Each year, the FFIEC releases a list of Distressed and Underserved Nonmetropolitan Middle-Income Census Tracts (link). Community Reinvestment Act guidance (see, for example, this link) illustrates the emphasis that bank regulators place on these tracts. As a lender, you might be interested in learning more about the current lending activity in these census tracts. In addition, you may want to find loan production opportunities. With LendingPatterns™, you can identify the census tracts in your local lending area.
How can I use the Distressed and Underserved Census Tract list?
The easiest thing to do is to download the spreadsheet from the first link listed above. Then, filter for your state. Next, you’ll copy and paste the columns with state code, county code and census tract and paste the list in the Custom Geography section of LendingPatterns™.
One you’ve created the custom geography in LendingPatterns, you can evaluate market share, competitor trends, product offerings, applicant characteristics, etc. It is possible to use these competitive insights to increase lending opportunities. LendingPatterns provides market intelligence analysis and forecasting to direct you on how and where to identify areas for new business.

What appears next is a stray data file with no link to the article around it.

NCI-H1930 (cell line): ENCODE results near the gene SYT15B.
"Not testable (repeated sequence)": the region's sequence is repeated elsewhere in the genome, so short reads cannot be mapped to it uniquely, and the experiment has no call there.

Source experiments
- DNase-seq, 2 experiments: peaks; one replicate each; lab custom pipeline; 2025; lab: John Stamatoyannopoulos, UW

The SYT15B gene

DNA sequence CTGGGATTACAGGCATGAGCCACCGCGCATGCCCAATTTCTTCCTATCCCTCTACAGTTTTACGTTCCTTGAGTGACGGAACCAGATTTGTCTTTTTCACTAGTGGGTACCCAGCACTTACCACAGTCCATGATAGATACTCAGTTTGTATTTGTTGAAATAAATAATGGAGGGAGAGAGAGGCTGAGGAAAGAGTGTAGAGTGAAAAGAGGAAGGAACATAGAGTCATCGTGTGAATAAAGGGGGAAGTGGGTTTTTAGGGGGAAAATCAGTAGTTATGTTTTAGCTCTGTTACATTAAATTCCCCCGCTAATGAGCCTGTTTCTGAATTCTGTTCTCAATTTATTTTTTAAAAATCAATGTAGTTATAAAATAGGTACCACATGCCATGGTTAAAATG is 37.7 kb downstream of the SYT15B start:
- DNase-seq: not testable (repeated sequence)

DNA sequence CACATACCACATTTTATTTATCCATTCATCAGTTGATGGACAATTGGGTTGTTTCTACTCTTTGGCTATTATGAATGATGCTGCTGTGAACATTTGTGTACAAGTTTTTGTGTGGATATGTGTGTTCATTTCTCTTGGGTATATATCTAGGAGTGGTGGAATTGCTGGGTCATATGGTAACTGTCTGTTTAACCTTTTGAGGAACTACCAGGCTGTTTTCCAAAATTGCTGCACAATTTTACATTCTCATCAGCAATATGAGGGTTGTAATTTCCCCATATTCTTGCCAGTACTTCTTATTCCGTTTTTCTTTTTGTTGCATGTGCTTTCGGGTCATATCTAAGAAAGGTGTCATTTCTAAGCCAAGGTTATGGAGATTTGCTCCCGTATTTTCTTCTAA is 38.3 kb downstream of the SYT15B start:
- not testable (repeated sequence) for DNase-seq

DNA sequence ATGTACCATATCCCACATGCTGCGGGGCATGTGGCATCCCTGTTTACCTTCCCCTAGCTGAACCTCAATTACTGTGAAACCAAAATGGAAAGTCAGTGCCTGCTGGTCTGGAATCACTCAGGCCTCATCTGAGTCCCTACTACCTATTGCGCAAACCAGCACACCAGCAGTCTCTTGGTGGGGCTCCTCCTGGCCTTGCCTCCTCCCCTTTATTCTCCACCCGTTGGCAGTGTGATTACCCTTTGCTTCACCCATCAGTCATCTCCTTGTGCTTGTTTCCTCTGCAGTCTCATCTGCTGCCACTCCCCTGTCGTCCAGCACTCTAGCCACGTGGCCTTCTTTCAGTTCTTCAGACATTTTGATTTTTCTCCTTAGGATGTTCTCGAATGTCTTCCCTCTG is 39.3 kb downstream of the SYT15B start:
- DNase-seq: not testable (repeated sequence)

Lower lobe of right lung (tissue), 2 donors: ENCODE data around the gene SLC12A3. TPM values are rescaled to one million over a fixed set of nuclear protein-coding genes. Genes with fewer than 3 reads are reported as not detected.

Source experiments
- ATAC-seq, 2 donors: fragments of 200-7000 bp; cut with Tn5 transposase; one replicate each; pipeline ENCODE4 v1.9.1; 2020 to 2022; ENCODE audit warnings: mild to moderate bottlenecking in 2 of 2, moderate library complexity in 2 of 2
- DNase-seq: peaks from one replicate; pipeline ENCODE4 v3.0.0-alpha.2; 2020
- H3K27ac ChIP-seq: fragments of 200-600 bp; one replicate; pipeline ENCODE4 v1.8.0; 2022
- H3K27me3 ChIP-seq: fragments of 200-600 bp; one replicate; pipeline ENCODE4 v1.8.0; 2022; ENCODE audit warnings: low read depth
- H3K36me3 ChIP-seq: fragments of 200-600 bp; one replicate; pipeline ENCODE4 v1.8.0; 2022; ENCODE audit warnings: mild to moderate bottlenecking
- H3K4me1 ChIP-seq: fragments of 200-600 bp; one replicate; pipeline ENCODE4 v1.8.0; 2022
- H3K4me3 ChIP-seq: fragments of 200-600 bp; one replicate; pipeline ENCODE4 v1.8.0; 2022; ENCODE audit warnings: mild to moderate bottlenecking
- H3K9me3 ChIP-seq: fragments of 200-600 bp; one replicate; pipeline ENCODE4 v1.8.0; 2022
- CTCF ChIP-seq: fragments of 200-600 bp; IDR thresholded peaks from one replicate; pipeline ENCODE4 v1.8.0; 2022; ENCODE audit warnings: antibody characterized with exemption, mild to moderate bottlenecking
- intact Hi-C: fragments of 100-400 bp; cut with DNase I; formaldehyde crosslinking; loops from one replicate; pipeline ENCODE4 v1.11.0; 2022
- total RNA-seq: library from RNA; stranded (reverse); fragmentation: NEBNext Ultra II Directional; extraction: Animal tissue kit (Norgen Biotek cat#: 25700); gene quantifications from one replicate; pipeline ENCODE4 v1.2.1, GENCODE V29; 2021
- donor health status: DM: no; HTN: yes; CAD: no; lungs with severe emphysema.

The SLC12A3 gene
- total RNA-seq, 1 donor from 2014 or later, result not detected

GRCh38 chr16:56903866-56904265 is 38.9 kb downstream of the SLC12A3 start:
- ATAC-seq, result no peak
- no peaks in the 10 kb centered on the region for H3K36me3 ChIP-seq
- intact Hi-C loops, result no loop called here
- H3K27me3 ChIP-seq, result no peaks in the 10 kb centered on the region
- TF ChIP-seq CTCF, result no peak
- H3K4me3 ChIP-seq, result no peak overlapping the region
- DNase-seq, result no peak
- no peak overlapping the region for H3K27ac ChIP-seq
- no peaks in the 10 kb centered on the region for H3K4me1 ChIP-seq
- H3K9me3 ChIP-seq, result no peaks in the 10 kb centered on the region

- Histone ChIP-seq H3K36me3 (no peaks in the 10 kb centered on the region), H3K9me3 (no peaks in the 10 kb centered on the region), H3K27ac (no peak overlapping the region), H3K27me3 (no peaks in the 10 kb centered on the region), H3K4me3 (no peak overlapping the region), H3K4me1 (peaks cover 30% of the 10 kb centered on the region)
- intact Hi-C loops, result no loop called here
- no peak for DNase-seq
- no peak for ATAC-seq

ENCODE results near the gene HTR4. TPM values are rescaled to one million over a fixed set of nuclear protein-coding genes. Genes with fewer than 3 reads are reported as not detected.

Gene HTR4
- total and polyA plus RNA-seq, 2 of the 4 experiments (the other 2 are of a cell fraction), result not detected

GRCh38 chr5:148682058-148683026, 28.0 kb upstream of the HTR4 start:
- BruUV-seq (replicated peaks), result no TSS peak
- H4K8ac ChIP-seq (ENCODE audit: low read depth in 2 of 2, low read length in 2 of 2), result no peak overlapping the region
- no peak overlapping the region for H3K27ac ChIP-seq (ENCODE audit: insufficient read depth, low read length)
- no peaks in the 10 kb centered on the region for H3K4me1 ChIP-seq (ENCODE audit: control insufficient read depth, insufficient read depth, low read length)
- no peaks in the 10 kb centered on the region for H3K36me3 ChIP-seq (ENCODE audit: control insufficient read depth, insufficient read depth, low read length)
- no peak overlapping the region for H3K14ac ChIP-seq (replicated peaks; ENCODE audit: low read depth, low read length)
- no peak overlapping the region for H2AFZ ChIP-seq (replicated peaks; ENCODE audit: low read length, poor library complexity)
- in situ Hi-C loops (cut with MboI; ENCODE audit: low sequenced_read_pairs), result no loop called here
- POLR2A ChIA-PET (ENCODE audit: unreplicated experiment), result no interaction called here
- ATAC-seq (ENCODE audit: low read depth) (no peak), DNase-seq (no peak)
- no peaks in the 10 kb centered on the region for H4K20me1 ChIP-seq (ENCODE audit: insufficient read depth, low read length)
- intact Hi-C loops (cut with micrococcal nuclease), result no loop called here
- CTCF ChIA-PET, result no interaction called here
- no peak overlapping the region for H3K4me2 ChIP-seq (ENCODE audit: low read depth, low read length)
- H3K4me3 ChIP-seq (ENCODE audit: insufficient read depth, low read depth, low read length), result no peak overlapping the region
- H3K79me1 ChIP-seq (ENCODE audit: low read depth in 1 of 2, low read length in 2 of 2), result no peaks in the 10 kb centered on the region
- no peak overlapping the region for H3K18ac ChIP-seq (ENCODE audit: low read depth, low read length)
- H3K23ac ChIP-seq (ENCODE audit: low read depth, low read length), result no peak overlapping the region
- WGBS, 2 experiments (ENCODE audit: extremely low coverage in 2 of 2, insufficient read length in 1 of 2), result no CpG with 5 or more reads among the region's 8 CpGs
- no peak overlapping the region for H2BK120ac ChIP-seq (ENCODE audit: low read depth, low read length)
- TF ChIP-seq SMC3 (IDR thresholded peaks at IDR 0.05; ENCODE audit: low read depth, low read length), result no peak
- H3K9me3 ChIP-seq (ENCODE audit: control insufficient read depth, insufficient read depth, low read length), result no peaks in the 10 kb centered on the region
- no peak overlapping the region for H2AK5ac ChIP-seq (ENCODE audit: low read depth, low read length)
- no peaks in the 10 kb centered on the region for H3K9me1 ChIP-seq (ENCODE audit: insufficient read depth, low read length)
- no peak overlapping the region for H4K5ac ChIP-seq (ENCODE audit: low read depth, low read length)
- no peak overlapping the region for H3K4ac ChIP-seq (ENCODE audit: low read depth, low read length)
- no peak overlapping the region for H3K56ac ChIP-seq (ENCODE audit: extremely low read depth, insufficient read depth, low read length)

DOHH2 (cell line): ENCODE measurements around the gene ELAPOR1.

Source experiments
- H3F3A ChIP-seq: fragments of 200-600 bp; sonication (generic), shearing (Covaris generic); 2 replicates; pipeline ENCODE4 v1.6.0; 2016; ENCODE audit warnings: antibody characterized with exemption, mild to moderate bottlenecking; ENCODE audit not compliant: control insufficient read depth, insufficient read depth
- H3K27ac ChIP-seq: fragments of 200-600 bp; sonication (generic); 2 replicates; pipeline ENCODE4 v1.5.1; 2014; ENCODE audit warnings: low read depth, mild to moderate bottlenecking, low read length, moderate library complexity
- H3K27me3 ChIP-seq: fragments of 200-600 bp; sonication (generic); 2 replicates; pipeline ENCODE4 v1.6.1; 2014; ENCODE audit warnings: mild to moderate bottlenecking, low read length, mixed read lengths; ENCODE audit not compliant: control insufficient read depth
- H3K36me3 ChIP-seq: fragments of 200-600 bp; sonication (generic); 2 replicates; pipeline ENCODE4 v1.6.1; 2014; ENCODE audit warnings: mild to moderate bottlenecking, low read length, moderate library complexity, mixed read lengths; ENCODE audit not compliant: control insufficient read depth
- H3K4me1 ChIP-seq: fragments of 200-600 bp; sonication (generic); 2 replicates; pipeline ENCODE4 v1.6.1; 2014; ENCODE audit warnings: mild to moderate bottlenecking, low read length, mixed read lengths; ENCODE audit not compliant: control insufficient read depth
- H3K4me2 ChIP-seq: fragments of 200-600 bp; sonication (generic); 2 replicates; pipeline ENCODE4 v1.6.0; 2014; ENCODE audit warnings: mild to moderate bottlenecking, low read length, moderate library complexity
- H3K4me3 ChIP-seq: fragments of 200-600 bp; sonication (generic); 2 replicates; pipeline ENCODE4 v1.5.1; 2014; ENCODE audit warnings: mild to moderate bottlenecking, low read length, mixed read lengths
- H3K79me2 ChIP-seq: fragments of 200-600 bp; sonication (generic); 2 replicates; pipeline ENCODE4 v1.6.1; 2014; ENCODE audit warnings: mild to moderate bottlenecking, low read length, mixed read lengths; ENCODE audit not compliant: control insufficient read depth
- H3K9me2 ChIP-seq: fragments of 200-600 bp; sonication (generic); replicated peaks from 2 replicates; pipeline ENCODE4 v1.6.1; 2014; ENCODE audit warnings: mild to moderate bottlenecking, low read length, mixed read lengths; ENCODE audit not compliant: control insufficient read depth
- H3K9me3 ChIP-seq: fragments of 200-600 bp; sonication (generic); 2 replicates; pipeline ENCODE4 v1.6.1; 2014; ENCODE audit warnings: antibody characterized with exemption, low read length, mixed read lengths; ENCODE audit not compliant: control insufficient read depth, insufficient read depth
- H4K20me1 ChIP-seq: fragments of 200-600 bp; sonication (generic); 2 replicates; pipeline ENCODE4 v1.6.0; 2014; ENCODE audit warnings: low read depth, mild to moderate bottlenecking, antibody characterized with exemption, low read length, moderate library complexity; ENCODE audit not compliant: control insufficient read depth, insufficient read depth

I made a few observations about the list of Census Tracts:
- Within the 50 states plus DC and Puerto Rico, there are 3,588 Census Tracts on the distressed and underserved list. A few states don’t contain non-metro areas and therefore don’t have any tracts on the list.
- The state with the highest number of census tracts is Kentucky, followed by Georgia and Texas.
- There were 3,223 lenders (55% of a total of 5,852 reporters) which had at least one application in the underserved census tracts. Are you one of the lenders? Find out using LendingPatterns™.
- State-charted non-Fed member banks regulated by the Federal Deposit Insurance Corporation (FDIC) accounted for 36% of the lenders with applications in the underserved areas, followed by credit unions regulated by the National Credit Union Administration (NCUA) with 30%.